dominate the City, as Church and Crown dominated it in the middle ages. Since the region was on the Pilgrimage Route to Santiago de Compostella, from the 11th century onwards it experienced great prosperity and many monasteries, churches, and other religious buildings were founded, all built of the limestone quarried from the galleries beneath the City. Those galleries now have a second life as cellars, the temperature and humidity being perfect for that purpose.
From the late 12th century Saint-Émilion became effectively a free City under the Crown with the Jurade having control of its legal and economic affairs. Not long before, in England and Wales, King Richard and John’s father, Henry II, had set up the Assize system of the King’s Judges going out on Circuit to do justice. Those who have seen the robes of an English High Court Judge trying criminal cases will note the close connection between them and the robe of the Jurats,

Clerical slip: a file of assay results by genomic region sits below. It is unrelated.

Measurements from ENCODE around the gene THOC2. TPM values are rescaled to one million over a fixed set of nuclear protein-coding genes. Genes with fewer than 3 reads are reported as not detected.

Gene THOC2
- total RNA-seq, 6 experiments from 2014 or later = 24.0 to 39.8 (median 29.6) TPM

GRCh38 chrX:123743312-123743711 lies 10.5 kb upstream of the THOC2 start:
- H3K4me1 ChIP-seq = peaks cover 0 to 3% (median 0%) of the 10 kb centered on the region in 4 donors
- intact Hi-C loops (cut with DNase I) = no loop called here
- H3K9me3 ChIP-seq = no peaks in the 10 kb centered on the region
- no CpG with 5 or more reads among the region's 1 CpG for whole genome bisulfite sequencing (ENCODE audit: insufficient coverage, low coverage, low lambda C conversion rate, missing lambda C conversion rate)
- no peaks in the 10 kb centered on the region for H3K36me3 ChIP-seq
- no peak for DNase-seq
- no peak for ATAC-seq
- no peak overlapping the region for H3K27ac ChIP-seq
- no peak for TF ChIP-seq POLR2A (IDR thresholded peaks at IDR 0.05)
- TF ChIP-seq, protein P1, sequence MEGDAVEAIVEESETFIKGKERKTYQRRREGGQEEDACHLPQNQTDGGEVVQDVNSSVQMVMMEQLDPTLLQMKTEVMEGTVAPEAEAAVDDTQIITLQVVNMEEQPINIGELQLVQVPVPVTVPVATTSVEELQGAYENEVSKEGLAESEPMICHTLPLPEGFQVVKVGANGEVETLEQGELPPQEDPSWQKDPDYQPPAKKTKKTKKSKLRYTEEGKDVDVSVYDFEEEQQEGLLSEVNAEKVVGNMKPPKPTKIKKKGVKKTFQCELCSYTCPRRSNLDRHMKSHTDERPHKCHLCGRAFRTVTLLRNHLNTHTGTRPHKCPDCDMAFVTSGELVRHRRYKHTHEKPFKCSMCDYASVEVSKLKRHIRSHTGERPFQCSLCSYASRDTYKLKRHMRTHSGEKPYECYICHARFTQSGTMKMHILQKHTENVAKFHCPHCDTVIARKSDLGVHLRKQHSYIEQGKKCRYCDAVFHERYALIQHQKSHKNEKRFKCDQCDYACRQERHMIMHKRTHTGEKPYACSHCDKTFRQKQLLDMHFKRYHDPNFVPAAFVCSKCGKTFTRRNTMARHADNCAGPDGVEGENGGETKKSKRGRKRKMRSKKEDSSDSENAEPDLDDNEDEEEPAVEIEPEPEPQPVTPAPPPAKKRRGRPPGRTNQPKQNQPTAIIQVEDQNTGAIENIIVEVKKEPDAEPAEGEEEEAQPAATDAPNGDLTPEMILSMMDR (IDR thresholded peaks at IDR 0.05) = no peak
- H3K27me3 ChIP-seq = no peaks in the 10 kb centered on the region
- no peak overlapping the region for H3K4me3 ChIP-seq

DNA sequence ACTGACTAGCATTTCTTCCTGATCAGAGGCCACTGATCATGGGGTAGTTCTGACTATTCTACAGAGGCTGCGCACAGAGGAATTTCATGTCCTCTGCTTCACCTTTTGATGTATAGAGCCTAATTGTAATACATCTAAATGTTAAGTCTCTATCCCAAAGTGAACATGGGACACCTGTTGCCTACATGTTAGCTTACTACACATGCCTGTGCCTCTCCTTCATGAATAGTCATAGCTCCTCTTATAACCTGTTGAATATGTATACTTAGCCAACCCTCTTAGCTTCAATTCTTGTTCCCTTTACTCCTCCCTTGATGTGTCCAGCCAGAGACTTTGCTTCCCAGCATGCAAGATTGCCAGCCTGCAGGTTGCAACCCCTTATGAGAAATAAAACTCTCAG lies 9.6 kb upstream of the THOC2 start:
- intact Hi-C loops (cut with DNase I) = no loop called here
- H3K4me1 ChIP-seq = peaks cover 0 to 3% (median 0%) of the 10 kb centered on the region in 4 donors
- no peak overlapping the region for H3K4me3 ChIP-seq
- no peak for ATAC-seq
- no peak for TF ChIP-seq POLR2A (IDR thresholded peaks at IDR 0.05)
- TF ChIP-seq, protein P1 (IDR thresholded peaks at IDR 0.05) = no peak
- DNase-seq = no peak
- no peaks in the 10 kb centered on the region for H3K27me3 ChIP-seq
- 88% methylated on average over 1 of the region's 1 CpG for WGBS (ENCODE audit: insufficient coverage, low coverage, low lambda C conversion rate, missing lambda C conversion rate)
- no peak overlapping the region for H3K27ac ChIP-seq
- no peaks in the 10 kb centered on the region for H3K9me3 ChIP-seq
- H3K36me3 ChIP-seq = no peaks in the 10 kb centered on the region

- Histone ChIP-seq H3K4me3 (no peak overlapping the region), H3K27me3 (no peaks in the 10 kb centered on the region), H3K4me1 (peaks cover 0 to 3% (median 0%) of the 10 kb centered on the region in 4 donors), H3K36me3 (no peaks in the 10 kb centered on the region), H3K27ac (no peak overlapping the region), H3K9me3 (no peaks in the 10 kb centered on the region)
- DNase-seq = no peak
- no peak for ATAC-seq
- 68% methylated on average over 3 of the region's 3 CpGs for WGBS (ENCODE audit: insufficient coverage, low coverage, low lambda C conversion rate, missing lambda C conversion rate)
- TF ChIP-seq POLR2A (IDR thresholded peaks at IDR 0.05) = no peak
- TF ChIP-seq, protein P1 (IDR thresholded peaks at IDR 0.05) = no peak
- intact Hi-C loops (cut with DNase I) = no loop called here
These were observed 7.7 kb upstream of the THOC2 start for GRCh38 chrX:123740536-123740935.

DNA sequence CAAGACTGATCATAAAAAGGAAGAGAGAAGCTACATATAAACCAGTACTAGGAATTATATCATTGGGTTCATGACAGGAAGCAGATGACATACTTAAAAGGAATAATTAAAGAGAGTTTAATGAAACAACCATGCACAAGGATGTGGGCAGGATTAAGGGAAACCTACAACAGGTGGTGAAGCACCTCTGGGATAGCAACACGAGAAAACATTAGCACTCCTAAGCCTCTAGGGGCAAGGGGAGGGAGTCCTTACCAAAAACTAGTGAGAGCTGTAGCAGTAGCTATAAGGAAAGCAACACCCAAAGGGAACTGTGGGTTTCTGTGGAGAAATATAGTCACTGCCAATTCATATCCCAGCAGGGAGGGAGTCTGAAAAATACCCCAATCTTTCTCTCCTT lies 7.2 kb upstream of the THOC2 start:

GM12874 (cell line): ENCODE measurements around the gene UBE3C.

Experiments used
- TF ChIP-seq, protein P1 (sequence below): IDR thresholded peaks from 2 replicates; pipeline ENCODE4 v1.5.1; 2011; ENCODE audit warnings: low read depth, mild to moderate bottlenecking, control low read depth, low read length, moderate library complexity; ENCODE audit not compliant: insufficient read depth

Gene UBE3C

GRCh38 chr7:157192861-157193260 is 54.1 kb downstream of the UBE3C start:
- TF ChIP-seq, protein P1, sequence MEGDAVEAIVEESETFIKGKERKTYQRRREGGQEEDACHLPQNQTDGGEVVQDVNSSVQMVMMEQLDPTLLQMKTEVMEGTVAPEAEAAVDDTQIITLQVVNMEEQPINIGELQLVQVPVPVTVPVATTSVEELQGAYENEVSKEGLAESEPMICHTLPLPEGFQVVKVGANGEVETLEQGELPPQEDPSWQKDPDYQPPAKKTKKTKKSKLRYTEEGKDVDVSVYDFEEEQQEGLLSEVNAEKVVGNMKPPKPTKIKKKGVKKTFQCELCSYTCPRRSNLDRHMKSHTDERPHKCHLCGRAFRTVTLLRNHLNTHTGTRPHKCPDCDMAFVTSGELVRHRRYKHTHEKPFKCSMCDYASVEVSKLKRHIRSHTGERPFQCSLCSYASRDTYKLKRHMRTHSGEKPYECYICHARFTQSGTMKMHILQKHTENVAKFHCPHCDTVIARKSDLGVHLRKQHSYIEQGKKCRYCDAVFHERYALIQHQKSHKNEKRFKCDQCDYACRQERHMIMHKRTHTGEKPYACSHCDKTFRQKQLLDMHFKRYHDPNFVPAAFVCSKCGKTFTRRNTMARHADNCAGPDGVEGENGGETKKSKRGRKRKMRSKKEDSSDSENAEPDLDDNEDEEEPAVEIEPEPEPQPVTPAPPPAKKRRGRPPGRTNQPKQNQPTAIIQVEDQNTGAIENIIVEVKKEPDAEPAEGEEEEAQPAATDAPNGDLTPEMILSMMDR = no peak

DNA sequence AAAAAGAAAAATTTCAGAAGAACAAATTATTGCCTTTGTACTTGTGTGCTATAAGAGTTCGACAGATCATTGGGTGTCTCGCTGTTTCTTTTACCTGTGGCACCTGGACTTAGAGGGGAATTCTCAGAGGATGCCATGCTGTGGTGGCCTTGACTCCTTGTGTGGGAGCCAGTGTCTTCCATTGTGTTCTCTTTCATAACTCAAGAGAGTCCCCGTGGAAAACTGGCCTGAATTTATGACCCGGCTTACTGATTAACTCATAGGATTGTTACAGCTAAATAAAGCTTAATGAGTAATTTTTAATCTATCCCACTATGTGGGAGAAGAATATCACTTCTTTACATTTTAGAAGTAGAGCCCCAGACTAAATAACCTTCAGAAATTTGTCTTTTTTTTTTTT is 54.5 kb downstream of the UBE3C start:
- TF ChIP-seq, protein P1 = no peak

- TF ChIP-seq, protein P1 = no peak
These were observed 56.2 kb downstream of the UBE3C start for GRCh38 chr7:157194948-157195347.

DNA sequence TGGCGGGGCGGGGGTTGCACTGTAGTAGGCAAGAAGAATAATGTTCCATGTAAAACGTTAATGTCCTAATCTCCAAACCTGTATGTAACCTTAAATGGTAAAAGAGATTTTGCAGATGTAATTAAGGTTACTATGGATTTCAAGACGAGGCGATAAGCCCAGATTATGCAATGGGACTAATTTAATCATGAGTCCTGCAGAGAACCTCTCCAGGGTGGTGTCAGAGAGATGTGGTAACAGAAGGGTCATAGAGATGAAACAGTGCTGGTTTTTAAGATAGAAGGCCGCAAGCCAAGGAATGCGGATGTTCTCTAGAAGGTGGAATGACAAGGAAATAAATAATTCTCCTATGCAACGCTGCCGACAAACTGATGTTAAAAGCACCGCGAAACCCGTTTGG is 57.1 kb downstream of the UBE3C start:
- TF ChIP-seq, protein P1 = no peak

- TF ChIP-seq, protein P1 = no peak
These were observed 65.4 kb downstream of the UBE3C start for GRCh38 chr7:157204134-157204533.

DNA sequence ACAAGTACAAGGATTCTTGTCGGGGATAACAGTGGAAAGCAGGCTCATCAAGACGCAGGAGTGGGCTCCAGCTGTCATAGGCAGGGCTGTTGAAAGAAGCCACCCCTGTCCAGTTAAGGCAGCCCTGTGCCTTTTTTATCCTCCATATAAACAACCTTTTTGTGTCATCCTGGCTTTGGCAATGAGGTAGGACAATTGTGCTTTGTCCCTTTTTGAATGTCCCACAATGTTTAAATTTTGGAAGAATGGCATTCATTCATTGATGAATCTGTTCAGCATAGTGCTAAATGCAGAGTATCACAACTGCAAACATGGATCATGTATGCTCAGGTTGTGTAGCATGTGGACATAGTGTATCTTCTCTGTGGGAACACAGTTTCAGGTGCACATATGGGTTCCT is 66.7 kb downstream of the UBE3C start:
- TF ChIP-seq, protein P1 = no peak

who had judicial power in Saint-Emilion; a power which is the reason for it still being properly called the Jurisdiction of Saint-Émilion. The Jurats’ duties included the control of production, and sale of, wine, closely monitoring its quality, branding approved casks and destroying any which were unworthy. They regulated vineyard practices, forbidding entry to the vineyards before the official opening of harvest; preventing the release of dogs into the vineyard before and during picking, no doubt for reasons of hygiene; punishing misconduct and fraud; branding approved barrels with their Great Seal